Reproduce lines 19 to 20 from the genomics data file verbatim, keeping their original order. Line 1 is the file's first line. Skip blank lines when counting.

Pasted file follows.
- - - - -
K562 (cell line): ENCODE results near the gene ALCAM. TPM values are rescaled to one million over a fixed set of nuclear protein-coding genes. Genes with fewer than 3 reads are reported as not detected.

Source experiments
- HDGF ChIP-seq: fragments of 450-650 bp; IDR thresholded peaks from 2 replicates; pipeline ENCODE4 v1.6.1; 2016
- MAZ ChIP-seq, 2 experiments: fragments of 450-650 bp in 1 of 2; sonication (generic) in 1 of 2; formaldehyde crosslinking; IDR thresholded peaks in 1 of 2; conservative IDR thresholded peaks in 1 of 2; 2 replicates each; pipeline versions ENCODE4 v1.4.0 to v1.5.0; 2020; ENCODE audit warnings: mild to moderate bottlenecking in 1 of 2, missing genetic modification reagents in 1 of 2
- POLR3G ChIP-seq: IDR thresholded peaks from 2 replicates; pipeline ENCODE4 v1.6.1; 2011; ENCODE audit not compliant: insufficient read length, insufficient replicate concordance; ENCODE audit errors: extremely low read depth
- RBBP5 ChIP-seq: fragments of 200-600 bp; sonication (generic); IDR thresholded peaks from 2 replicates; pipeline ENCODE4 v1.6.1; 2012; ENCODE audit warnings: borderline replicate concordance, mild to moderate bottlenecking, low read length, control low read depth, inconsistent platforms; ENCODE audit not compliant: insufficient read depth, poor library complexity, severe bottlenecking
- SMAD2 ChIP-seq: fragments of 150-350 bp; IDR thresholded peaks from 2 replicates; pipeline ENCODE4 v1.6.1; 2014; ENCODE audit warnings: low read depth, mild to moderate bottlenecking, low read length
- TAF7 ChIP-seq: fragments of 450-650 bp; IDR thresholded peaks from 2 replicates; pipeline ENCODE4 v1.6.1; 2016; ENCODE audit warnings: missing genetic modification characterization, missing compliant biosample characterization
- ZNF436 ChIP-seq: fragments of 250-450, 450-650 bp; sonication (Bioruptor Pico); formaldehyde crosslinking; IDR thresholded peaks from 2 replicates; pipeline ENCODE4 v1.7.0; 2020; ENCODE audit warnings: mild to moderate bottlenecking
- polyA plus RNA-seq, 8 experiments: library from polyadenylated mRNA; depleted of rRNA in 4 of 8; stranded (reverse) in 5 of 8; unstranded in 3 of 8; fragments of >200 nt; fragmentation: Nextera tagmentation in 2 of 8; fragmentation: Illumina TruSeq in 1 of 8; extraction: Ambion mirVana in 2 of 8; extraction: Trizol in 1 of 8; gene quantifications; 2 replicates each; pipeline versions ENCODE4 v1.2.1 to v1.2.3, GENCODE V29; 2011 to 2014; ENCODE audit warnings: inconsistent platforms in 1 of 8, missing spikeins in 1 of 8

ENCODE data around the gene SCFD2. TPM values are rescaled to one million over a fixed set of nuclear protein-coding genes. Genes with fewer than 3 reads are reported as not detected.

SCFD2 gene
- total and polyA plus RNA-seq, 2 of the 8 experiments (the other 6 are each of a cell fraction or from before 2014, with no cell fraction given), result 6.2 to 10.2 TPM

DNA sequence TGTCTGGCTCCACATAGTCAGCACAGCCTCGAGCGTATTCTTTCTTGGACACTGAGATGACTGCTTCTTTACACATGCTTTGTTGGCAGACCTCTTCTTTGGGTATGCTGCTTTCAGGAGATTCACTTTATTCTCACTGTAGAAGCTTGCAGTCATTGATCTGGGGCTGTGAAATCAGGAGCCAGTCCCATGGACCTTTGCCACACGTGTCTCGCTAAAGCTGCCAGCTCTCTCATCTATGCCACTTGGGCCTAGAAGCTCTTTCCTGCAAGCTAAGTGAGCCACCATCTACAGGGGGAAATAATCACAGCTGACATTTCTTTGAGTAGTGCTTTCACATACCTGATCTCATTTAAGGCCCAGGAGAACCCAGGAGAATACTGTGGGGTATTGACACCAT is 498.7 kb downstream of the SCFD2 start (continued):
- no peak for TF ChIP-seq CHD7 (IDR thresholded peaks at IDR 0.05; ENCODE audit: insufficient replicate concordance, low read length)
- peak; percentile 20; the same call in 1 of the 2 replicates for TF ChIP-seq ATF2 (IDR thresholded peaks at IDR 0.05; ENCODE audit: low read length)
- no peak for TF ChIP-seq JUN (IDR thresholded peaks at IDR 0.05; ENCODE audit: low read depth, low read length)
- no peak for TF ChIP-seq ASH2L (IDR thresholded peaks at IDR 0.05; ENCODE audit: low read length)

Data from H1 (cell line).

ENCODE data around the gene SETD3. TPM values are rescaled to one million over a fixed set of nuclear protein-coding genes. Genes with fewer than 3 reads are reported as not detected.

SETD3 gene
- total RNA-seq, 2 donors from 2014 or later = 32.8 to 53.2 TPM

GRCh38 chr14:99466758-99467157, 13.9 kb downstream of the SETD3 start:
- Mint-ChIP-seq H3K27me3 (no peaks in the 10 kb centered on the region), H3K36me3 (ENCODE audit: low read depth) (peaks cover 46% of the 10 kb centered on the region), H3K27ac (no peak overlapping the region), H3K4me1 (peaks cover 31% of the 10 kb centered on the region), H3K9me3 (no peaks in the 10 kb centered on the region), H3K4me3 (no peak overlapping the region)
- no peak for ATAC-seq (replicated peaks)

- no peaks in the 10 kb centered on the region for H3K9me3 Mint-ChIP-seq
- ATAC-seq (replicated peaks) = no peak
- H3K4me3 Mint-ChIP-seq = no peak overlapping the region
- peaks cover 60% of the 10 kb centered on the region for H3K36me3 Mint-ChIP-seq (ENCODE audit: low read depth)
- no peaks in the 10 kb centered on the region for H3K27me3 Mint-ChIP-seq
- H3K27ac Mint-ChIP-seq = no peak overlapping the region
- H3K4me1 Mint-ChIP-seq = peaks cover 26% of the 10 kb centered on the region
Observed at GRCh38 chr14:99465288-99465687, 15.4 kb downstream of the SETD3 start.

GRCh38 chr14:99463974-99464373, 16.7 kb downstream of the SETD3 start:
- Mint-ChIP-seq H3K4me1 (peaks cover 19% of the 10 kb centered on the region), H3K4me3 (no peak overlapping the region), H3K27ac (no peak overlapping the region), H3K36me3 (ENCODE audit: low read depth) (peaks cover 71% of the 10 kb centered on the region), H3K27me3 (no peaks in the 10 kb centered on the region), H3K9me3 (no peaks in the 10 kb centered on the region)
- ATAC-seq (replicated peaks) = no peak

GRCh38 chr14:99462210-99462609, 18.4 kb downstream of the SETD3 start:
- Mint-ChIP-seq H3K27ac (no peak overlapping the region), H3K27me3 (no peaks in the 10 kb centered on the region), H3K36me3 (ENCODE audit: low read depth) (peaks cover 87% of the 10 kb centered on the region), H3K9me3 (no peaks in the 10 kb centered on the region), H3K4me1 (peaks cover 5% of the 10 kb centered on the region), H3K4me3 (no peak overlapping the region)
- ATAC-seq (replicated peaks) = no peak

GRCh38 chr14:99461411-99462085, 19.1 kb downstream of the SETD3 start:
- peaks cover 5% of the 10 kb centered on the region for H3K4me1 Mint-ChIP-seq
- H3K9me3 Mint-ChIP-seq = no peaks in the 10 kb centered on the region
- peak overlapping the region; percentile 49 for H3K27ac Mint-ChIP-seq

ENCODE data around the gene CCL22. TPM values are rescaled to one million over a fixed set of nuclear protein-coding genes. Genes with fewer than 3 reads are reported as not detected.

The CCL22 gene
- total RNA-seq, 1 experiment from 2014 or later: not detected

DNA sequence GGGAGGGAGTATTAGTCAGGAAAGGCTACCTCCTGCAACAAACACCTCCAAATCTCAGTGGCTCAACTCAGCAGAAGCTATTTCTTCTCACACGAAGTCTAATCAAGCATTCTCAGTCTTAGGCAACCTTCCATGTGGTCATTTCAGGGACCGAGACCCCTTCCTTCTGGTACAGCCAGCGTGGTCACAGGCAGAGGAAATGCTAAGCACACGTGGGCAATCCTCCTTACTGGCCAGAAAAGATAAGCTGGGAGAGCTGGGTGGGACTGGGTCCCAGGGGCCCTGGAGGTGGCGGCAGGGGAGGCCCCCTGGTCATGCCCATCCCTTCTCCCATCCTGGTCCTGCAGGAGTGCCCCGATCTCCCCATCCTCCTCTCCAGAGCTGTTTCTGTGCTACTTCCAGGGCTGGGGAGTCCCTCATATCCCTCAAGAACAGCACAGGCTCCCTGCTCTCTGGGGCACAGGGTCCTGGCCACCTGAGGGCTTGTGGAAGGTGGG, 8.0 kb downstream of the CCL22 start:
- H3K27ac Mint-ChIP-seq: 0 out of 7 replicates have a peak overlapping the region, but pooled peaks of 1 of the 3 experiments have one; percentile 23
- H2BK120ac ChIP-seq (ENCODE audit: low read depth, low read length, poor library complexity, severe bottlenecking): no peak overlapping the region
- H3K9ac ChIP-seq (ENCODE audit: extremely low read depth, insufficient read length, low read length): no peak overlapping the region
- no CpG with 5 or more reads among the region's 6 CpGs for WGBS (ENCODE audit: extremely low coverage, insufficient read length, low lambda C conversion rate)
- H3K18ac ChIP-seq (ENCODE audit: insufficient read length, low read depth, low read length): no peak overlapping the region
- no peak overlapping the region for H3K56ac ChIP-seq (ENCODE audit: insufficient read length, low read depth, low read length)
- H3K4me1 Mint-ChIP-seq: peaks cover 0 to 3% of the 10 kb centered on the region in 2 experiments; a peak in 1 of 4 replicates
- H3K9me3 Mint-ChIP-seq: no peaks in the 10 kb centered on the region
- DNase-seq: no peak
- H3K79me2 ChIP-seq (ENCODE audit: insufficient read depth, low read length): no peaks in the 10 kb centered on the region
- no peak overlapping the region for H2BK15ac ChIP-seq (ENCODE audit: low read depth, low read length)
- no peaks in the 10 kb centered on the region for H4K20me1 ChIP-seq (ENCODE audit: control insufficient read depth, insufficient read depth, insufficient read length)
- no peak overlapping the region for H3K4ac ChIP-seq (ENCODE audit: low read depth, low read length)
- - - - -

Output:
Data from H1 (cell line).

ENCODE data around the gene SETD3. TPM values are rescaled to one million over a fixed set of nuclear protein-coding genes. Genes with fewer than 3 reads are reported as not detected.